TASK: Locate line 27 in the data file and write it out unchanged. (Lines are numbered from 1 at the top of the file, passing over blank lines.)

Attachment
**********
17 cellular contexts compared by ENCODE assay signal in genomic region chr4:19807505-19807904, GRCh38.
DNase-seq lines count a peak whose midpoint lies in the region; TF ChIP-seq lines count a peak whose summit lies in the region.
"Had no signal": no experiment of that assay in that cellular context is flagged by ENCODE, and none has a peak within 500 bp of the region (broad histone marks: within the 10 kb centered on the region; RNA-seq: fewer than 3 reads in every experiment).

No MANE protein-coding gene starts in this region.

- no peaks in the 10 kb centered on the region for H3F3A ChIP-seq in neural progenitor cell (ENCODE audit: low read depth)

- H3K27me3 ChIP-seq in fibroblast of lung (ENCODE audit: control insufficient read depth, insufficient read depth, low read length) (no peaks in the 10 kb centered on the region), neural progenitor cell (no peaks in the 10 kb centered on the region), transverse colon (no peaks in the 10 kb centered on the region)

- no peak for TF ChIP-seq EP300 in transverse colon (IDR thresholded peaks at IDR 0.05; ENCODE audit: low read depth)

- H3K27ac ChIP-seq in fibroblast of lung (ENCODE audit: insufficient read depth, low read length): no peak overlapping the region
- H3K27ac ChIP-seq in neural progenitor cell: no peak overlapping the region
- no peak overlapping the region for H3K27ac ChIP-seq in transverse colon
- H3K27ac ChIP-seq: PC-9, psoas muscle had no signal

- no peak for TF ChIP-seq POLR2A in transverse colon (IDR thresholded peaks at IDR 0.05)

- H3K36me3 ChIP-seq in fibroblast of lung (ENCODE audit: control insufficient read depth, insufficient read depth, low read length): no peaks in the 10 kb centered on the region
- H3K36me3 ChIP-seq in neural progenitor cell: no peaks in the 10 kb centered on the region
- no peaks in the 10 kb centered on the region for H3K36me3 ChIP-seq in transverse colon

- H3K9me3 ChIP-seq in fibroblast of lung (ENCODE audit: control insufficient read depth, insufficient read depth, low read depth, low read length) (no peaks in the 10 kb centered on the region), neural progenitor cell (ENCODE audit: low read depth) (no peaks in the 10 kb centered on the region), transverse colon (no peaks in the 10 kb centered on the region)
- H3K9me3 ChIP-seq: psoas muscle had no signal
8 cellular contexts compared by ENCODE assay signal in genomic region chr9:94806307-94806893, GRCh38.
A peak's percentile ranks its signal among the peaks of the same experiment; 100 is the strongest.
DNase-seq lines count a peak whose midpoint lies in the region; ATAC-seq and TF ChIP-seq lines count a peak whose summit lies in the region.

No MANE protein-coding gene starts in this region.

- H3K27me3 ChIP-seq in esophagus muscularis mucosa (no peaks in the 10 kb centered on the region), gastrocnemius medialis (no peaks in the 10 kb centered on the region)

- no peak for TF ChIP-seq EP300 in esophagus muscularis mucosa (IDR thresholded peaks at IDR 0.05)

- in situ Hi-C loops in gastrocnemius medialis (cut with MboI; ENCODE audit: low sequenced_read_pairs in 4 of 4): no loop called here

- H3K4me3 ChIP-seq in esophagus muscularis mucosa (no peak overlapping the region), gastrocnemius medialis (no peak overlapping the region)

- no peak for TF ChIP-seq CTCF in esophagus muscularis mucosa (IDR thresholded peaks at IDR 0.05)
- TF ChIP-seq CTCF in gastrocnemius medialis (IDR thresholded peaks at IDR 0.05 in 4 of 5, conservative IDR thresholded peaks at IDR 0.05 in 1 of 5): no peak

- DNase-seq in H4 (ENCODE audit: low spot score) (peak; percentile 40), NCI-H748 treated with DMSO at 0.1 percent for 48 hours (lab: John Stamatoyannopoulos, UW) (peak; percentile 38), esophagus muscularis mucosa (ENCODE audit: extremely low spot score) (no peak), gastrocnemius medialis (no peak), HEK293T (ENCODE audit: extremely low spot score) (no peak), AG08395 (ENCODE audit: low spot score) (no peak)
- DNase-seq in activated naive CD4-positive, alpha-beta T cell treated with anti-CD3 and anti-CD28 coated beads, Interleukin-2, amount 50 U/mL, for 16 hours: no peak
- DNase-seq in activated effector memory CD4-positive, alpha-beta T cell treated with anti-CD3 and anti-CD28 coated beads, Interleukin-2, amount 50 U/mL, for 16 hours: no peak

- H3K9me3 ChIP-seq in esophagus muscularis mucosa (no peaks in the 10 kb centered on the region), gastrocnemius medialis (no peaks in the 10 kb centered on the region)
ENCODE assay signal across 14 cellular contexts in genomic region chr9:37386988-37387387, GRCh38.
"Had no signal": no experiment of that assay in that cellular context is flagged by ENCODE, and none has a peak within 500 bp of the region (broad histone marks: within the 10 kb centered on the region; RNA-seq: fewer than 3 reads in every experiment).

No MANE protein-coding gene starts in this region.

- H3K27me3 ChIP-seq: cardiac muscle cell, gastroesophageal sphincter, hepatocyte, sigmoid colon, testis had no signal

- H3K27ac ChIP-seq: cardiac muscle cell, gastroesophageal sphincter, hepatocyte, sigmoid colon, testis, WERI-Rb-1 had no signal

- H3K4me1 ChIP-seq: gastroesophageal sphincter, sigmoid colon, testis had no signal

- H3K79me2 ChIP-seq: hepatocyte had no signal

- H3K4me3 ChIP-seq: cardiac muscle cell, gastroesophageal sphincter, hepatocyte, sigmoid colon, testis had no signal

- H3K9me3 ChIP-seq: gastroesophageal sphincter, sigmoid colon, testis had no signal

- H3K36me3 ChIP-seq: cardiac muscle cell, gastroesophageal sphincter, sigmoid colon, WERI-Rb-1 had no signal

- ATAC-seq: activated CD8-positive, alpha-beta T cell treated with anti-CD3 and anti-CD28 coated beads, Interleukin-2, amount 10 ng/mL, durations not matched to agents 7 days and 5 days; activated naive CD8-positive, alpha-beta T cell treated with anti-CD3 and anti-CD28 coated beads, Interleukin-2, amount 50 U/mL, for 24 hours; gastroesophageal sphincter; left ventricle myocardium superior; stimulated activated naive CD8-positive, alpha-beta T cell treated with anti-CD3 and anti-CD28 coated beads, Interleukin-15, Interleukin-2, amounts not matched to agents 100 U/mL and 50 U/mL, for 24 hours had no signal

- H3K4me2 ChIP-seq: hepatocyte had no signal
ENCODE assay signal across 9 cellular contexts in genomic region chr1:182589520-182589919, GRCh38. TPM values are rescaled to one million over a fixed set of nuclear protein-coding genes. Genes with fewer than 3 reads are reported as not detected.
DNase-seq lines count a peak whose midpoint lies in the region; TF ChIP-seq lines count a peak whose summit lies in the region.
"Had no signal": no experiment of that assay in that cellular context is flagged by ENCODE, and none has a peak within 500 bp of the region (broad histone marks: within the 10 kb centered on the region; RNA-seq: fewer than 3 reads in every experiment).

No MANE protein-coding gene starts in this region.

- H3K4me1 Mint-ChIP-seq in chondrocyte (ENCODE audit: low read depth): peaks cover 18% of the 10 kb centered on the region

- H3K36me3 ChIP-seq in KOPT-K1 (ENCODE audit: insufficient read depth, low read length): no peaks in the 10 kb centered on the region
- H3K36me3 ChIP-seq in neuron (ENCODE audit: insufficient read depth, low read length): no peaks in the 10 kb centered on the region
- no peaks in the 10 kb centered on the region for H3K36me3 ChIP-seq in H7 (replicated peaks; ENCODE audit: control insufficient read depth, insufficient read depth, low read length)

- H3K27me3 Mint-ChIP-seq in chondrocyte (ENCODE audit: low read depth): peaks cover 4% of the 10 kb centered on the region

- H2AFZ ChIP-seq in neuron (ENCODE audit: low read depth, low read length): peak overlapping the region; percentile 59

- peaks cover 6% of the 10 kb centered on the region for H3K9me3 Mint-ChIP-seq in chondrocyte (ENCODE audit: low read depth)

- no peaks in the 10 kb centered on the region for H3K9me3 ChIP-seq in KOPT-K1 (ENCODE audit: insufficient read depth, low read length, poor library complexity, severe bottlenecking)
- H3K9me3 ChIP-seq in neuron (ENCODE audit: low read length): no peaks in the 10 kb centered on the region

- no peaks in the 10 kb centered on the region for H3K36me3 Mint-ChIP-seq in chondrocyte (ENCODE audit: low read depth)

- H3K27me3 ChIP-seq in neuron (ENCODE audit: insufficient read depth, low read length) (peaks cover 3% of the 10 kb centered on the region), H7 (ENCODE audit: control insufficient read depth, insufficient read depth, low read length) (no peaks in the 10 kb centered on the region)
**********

- TF ChIP-seq CTCF in gastrocnemius medialis (IDR thresholded peaks at IDR 0.05 in 4 of 5, conservative IDR thresholded peaks at IDR 0.05 in 1 of 5): no peak